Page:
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What Makes Dark Chocolate a SuperFood?

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Yes, there’s the taste … the creamy melt-in-your-mouth deliciousness. But when it comes to health, it’s none of the above. It’s the polyphenols. Whoever first thought to smash a yellow, hard-shelled cocoa pod, scoop out the cocoa beans meshed in the pulpy inside, and turn them into one of nature’s most delicious and versatile foods? We can only be grateful. The cocoa beans that yield the chocolate we love come primarily from Africa, Asia, or Latin America. It takes approximately four hundred cocoa beans to make one pound of chocolate. The beans are processed into a sticky paste called chocolate liquor, which is then used to make chocolate products. The humble chocolate bar is the product of cocoa butter, chocolate liquor, and sometimes powdered cocoa, which is combined with sugar, emulsifiers, and sometimes milk. Chocolate is about 30 percent fat, 5 percent protein, 61 percent carbohydrate, and 3 percent moisture and minerals. The magic in the mix as far as health benefits are concerned is the polyphenols, specifically the flavonols.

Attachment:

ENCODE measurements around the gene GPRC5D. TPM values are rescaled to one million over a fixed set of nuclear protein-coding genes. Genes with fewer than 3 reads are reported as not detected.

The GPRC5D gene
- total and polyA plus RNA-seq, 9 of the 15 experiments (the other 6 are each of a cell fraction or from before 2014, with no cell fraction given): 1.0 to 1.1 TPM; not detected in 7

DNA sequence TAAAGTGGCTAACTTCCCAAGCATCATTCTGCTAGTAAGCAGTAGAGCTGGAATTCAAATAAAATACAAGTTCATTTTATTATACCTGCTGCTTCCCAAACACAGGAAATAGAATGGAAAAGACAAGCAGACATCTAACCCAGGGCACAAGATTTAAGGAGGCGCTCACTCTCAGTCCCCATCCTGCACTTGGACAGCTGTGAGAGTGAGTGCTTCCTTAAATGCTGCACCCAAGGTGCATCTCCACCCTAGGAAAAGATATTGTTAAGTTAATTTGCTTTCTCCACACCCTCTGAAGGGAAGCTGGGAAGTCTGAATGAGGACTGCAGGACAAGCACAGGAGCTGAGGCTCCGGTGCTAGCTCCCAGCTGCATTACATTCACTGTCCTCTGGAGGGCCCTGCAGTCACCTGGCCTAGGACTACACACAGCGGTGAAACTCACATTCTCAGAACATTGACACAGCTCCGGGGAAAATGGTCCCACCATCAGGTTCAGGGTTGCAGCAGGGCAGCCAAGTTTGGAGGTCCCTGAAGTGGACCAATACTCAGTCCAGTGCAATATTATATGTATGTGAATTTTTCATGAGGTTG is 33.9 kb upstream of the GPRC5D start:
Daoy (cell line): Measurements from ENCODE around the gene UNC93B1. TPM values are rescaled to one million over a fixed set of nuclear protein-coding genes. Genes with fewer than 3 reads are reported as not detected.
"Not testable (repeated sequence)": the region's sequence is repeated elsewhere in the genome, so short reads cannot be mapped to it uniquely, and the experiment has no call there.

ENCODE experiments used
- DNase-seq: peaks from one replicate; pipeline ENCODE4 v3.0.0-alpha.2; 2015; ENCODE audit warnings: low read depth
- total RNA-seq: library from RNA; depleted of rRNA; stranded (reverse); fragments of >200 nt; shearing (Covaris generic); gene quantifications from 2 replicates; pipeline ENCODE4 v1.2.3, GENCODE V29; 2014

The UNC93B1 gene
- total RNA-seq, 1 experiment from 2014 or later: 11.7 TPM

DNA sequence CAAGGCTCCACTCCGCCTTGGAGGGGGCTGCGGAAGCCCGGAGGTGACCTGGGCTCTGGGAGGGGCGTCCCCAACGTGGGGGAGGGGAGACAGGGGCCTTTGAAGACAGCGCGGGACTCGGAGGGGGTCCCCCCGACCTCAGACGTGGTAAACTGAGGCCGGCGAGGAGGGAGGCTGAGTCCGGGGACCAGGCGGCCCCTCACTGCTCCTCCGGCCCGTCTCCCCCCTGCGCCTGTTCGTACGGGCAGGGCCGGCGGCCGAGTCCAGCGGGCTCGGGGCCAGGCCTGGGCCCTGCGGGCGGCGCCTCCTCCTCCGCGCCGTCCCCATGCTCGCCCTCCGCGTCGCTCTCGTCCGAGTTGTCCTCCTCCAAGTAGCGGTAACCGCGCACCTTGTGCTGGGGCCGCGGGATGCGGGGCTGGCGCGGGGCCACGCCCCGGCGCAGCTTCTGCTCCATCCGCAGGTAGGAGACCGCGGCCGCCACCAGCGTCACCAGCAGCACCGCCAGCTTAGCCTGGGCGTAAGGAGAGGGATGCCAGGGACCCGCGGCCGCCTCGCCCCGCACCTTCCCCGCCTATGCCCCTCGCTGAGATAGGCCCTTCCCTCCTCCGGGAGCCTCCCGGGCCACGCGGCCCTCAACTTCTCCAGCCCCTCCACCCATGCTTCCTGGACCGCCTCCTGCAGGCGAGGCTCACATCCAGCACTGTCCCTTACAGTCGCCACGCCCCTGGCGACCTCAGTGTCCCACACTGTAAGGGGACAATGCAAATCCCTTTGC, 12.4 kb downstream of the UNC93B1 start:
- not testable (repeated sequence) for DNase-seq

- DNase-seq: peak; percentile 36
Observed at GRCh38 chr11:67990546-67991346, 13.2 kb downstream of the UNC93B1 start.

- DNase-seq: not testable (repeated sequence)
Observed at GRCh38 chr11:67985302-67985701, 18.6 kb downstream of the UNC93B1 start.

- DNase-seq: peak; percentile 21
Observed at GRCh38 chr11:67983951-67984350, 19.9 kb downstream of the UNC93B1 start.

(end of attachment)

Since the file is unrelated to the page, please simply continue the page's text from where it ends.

Flavonols are plant compounds with potent antioxidant properties. Cocoa beans, along with red wine, tea, cranberries, and other fruits, contain large amounts of flavonols. Research is now suggesting that the flavonols in chocolate are responsible for the ability to maintain healthy blood pressure, promote blood flow, and promote heart health.
 
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